The studio asks students to take a position towards one of the most urgent problems in architecture: the project of housing. More specifically, the studio will be asked to design 100,000 affordable houses for a city that is at the moment suffering one of the most dramatic housing crises in the US: San Francisco.

There are two main questions implied within this project: What is the social and political meaning of housing in an age that has made of ‘scarcity,’ ‘crisis,’ ‘resilience,’ a fundamental modus operandi of economy?

Can such a project that operates at the scale of the city still be an ‘architectural project?’


Less is more: this dictum has been the most successful slogan of modernist design. The call for Less was not only a call to embrace formal restraint, but also the desire to make architecture a sober place where life could happen in all its unpredictable unfolding. Mies van der Rohe who famously pronounced this dictum (borrowing it from the poet Robert Browning), considered architecture not a formal composition, but a frame whose goal would be to support and enable in the best way possible the life of its inhabitants. His adherence to this credo was so extreme that the majority of his projects can be summarized with the simple diagram of the frame within which architecture as form is reduced to its bare minimum: a perimeter and a roof. Far from being just an aesthetic goal (or worse a style for architecture) less is more implied a spatial revolution wherein the “destructive character” of modernization would be manifested in a space where inhabitants could start anew.

But today the ethical implications of less is more are at best ambiguous if not deeply sinister. Beyond being the too predictable branding of minimalist design where reduction and simplicity become design fetishes, less is more can be seen to summarize the ethics of contemporary capitalism, wherein exploitation consists of pushing people to do more with less: more production and less social security, more work and less money, precarity and less affordability, more competition and fewer opportunities, more stress and less rest. Less is more sounds–at best–like a sarcastic commentary on our increasingly precarious living conditions.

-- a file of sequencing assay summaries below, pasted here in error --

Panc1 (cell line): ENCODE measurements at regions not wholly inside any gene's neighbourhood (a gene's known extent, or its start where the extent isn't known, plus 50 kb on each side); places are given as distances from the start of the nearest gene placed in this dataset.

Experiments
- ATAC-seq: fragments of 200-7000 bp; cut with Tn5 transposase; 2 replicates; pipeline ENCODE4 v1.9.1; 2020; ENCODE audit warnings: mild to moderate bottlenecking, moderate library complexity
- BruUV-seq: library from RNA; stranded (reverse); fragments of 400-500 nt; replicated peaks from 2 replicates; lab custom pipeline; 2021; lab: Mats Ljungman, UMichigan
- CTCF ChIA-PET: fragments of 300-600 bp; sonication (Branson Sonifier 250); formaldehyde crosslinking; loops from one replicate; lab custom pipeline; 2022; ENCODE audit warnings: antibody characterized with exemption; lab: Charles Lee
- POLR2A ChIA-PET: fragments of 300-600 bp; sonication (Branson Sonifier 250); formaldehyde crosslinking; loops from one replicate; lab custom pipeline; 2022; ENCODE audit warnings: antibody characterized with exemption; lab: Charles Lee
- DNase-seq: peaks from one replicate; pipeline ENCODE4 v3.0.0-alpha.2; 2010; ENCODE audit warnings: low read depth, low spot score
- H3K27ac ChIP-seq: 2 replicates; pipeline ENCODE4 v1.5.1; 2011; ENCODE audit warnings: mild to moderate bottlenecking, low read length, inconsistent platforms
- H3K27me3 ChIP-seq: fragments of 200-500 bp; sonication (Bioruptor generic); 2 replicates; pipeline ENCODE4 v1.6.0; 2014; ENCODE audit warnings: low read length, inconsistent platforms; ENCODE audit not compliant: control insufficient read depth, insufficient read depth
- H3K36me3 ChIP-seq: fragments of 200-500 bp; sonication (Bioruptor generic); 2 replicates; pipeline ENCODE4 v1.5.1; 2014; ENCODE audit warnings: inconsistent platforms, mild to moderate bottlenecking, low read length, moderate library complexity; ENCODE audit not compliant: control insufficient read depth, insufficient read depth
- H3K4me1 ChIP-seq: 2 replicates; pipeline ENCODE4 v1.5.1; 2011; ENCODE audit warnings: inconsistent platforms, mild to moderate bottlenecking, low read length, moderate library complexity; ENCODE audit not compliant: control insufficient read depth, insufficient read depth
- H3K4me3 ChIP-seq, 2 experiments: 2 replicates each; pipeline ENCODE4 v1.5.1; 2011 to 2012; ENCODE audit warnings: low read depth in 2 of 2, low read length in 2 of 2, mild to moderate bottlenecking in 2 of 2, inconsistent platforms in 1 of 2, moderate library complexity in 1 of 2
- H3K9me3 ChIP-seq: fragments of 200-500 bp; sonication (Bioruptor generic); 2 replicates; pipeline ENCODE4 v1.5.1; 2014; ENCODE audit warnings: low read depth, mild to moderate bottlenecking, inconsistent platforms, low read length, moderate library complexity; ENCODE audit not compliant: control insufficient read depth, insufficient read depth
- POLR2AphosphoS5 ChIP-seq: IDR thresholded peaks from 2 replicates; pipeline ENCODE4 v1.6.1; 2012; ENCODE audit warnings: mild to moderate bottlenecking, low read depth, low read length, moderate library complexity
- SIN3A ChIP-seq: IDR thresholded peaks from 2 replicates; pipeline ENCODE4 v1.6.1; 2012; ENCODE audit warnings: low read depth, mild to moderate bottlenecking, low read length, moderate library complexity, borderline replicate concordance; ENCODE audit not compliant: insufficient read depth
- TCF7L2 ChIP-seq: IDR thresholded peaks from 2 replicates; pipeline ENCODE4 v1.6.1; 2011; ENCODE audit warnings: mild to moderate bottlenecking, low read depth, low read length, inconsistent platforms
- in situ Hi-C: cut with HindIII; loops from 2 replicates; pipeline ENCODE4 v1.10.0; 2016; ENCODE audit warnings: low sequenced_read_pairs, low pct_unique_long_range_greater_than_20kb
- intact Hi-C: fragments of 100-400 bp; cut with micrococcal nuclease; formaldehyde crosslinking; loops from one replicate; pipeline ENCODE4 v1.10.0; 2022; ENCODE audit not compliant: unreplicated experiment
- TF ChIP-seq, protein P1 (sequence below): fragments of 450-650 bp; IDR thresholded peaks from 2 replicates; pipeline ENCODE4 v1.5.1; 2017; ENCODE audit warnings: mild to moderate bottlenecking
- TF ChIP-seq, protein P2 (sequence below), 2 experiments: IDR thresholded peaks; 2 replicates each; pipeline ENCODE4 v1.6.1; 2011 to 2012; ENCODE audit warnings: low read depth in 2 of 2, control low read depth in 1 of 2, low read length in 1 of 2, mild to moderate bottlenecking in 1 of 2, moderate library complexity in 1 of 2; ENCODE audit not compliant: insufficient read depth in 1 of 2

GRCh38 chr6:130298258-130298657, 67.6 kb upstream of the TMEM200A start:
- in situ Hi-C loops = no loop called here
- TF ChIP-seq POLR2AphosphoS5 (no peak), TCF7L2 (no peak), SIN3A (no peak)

In this way, less is more appears to be the most concise representation of post-recession real estate strategies. Before the recession, suburbia was filled with privately owned family houses, and people were encouraged to take on the financial debt necessary to buy their own house. Since the recession, the real estate industry can no longer rely on the indebted masses, and as such it is increasingly shifting towards the development of two kind of houses: luxury homes and what, in the absence of a better term, we might call “minimal” dwellings. The latter is a peculiar typology because it reduces the spaces of a “normal” home (e.g. bedroom, living, studio, kitchen and bathroom) to unprecedented small-size spaces whose combined square footage does not exceed an average hotel room. The minimum dwelling is thus not just a room, but a miniature house. In spite of its radical smallness, the contemporary minimum dwelling pretends to take the form of the traditional condominium, where social decorum and the status of owning a proper house is seemingly left unchallenged. Many cities under real estate pressure, including London, New York, and San Francisco are adopting such micro-unit solutions; even re-writing building codes to new, smaller, standards